Quartz Crystal Microbalance/Surface Acoustic Wave

QCM/SAW was developed to perform in-situ real time measurements of aerosols and chemical vapors in the stratosphere. The instrument is integrated into a fuselage centerline pod. The instrument is controlled by an embedded micro controller. The preset sampling sequence is triggered by a single command issued by the pilot. Using an air pump, samples are collected and decelerated in two stages to match the velocity requirement at the cascade impactor. Once the sample enters the cascade impactor, aerosols contained in the sample are separated into 8 size bands. The separated particles are collected on the surface of the piezoelectric microbalance crystals. The samples are analyzed post-flight.

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Multi-sample Aerosol Collection System

The Multiple Aerosol Collection System contains an impactor collector which permits the collection of particles on electron microscope grids for later chemical-constituent analysis. The collector consists of a two stages. In the first stage the pressure of the sample is reduced by a factor of two without loosing particles by impaction on walls. The second stage consists of a thin plate impactor which collects efficiently even at small Reynolds numbers. The system collects particles as small as 0.02 micron at WB-57 cruise altitudes. As many as 24 samples can be collected in a flight.

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Cloud Spectrometer and Impactor

The Cloud Spectrometer and Impactor (CSI) combines the counterflow virtual impactor with a new lightweight cloud droplet probe to allow for detailed studies of total condensed water (TCW), liquid and ice, in clouds. The CSI can measure TCW from ~ 1 mg/m3 to several g/m3 depending on the configuration; in addition particle sizes from 2 to 50 μm are resolved with the droplet probe. The instrumentation can be mounted externally on most aircraft.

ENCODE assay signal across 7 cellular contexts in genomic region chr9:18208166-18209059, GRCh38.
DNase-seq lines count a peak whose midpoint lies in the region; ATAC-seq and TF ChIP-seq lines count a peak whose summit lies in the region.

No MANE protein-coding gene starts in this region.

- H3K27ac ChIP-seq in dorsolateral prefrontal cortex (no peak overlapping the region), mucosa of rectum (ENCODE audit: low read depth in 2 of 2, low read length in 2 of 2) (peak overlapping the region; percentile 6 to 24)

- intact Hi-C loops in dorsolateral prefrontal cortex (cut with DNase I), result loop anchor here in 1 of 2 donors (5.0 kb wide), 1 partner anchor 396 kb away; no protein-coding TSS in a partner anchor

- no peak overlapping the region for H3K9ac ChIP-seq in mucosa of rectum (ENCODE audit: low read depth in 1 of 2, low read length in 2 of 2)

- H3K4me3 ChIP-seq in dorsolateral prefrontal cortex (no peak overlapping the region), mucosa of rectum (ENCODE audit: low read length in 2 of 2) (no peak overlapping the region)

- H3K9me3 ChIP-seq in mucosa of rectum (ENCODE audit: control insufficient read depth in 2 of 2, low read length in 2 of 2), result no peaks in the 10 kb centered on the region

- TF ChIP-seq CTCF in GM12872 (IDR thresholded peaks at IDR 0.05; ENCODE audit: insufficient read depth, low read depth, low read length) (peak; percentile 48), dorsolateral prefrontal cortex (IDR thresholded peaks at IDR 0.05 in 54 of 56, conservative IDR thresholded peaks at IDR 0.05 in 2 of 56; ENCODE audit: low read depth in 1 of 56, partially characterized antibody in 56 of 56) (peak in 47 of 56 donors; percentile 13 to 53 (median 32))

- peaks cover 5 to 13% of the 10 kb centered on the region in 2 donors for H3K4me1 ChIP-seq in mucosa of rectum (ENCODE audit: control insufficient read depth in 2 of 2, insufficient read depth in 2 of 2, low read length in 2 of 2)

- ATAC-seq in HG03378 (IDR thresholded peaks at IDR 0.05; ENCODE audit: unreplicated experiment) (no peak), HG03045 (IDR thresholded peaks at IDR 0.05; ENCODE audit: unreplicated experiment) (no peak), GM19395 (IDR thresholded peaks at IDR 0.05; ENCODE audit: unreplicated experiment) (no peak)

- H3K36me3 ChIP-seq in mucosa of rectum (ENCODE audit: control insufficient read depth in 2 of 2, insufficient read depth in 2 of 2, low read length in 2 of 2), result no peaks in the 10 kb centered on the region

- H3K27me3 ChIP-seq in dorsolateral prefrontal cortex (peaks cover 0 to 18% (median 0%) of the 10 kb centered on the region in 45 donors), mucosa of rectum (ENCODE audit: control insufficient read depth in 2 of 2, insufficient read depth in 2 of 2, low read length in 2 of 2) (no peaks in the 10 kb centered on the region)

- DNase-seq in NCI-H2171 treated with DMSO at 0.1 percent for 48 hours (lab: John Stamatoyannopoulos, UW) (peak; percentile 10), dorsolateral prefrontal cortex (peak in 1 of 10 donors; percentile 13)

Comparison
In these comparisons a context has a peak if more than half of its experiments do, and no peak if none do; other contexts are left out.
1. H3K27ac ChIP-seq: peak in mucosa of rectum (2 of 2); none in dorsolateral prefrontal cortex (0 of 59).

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Counterflow Virtual Impactor

The NCAR counterflow virtual impactor (CVI) (Noone et al., 1988; Twohy et al., 1997) is an airborne instrument that can be used for studies of aerosol/cloud interactions, cloud physics, and climate. At the CVI inlet tip, cloud droplets or ice crystals larger than about 8 µm aerodynamic diameter are separated from the interstitial aerosol and impacted into dry nitrogen gas. This separation is possible via a counterflow stream of nitrogen out the CVI tip, which assures that only larger particles (cloud droplets or ice crystals) are sampled. Because droplets or crystals in a sampling volume of about 200 l/min are impacted into a sample stream of approximately 10 l/min, concentrations within the CVI are significantly enhanced. The water vapor and non-volatile residual nuclei remaining after droplet evaporation are sampled downstream of the inlet with selected instruments. These may include a Lyman-alpha or similar hygrometer, a condensation nucleus counter, an optical particle counter, filters for chemical analyses, or user instruments.

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